"a cow is big."

Translation:Tha bò mòr.

November 29, 2019



Cow is the exact same spelling in Vietnamese. Pronunciation's a bit different though.


"Vo" is a male cow in Serbian. Oddly connected!


I imagine all these words, , vo and moo (the sound they make when speaking English) are all attempts at the sound they make. All these consonants are labials, and all the vowels are similar.


Hmm, I have a different theory (I won't fact check, so I apologize for any mistakes). In old Latin a cow was "vacca" and obviously in Romance languages that word is still present - Portuguese, Spanish, Catalan spell it "vaca". In French, which is a bit "farther up", there is "vache", which still derives from the old Latin word, but is a bit different, perhaps sharper if you will. It is known that insular Celtic languages (Breton, Cornish, Welsh, in that order) were influenced by French - in Breton a cow is "buoc'h", clearly derived from French, and in its sister language Welsh it's "buwch", still very visible having connections with "vache". The Celtic languages influenced one another as well, and especially so during the Middle Ages, so I don't find it impossible that a word has again traveled a bit farther up to Scotland and shortened its form to "bò", absorbing the regional pronounciation, which was markedly different from Welsh. It is well to remember that all of these would have, despite those differences, been pronounced relatively similar. Welsh and Scottish Gaelic were still predominantly oral languages at that time, and a peasant was much more likely to use the word for cow than, say, a scholar or a poet. So my theory is that Celtic languages borrowed the word from Latin via French, and that European words for cow (or bull) derive from the same "co/ko/bo/vo" or "ca/ka/ba/va" root, which changes regionally according to spelling and pronounciation, thereby also connecting English "cow", Dutch "koe", German "Kuh", and so on. As for Vietnamese, as it has long been a French colony, I wouldn't find it unlikely that they borrowed their word for cow. After all, their words for apple ("bom"), chocolate ("sô-cô-la"), salad ("xa lát") and cake ("ga tô") are all French. While most world languages use some of the variants of "moo" to describe a cow's sound, there are also those who don't: in some South Asian languages such as Bengali - which still have some Indo-European roots - it can be said as "hamba" or "ungaa". Also the Vietnamese expression for mooing ties all of these - French, Celtic, etc. - together in a way: "ụm bò". So, my point is I don't believe this was really an onomatopoeic word. Hope this wasn't too far-fetched! :)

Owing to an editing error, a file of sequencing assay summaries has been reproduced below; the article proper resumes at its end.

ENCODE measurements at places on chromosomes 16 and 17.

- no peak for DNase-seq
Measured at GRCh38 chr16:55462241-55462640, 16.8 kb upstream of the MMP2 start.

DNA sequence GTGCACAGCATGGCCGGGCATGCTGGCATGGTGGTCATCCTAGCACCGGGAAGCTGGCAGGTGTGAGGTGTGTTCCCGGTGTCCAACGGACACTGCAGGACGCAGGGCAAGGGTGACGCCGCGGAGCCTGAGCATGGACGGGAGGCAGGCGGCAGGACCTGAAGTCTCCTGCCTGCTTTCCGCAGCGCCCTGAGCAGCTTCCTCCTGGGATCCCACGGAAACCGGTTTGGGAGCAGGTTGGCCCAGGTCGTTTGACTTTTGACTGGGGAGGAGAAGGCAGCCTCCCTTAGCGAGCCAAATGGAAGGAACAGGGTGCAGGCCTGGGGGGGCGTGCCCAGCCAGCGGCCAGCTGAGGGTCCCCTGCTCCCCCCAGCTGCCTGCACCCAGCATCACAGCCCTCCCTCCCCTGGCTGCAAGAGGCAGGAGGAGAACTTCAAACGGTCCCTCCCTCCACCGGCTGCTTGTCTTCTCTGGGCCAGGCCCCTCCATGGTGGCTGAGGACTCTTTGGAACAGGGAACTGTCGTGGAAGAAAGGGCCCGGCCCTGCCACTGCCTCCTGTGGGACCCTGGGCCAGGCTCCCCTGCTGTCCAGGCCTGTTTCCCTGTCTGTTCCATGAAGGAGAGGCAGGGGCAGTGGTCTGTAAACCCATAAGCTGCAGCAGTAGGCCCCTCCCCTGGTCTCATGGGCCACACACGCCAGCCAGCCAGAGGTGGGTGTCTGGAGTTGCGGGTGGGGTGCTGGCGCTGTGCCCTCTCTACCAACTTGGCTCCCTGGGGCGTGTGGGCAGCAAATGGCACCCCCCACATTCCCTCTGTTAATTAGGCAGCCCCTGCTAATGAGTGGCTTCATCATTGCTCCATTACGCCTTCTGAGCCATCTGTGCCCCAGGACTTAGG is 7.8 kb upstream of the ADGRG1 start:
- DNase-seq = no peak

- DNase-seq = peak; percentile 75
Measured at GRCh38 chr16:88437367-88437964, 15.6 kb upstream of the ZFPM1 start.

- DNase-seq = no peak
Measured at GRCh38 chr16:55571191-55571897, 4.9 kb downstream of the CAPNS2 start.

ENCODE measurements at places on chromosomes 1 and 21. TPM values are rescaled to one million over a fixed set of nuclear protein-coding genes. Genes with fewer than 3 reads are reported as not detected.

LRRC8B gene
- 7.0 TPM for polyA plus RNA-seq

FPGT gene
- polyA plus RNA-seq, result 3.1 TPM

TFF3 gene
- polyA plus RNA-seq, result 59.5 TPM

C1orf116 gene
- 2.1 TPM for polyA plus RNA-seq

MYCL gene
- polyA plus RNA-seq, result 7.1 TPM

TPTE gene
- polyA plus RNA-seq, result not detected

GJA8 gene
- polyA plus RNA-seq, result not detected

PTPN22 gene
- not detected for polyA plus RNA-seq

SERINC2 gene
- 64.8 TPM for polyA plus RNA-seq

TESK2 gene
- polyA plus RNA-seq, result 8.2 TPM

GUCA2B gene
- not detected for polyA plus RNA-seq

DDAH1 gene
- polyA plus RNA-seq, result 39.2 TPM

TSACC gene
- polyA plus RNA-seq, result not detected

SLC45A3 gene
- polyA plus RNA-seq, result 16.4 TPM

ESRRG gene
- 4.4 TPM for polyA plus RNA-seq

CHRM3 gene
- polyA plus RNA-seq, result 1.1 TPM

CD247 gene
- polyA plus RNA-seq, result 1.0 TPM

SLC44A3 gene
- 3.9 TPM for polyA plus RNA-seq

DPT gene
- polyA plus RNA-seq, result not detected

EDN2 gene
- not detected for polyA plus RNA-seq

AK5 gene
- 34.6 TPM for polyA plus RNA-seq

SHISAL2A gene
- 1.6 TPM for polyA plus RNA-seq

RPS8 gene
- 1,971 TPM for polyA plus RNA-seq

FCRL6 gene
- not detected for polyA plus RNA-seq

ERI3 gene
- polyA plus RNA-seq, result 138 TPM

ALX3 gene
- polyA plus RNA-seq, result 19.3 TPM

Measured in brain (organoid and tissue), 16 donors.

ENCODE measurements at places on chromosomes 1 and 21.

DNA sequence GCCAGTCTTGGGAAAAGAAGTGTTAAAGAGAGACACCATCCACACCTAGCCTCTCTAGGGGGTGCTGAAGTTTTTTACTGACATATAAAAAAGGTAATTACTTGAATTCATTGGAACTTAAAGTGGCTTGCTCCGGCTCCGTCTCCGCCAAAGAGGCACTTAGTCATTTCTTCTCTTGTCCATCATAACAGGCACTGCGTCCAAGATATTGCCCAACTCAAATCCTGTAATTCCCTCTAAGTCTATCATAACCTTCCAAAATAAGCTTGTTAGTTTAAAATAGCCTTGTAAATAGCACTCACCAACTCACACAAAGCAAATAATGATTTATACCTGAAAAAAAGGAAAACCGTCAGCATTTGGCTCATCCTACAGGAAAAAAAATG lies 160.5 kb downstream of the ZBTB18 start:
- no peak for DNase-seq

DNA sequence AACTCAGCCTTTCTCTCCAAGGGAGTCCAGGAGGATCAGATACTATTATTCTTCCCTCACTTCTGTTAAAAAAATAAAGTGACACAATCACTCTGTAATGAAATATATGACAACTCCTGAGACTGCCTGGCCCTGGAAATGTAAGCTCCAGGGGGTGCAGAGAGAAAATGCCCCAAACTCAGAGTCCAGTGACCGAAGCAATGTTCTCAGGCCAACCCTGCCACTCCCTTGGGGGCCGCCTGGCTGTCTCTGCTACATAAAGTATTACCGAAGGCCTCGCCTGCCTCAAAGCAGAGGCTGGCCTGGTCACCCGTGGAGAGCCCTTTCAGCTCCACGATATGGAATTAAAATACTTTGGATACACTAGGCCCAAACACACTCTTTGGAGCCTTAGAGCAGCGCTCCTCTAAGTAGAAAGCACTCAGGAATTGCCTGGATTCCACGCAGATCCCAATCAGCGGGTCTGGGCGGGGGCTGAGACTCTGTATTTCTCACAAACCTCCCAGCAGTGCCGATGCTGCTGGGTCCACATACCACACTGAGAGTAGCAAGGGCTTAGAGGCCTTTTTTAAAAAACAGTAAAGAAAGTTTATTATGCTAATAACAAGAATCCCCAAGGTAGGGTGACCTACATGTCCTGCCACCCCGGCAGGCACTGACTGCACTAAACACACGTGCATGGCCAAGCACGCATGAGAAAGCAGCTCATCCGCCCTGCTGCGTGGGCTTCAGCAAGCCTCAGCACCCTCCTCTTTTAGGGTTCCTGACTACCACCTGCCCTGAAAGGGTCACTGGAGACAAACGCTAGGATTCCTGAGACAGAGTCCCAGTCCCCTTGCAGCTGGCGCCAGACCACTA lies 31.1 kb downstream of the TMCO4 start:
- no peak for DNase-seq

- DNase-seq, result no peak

There are several points here.

Firstly it is better to do at least a little research rather than posting and leaving it all to others. Looking up vacca, cow and in Wiktionary, then following through the etymologies and the descendants to find all the cousins would be a good start. If you do that you find that vacca is said to come from PIE *woḱéh₂, but if you follow the link to that word then it says that vacca is a descendant if not loaned from a Celtic language. So we immediately find the origin is disputed. Cow and the Celtic words are said to come from PIE *gʷṓws ’cattle’. This seems to be the more productive PIE word, leading to a load of words in different languages. The is the interesting part as that suggests they think it was a sound that could give rise to either a labial or a velar, as shown by the descendants.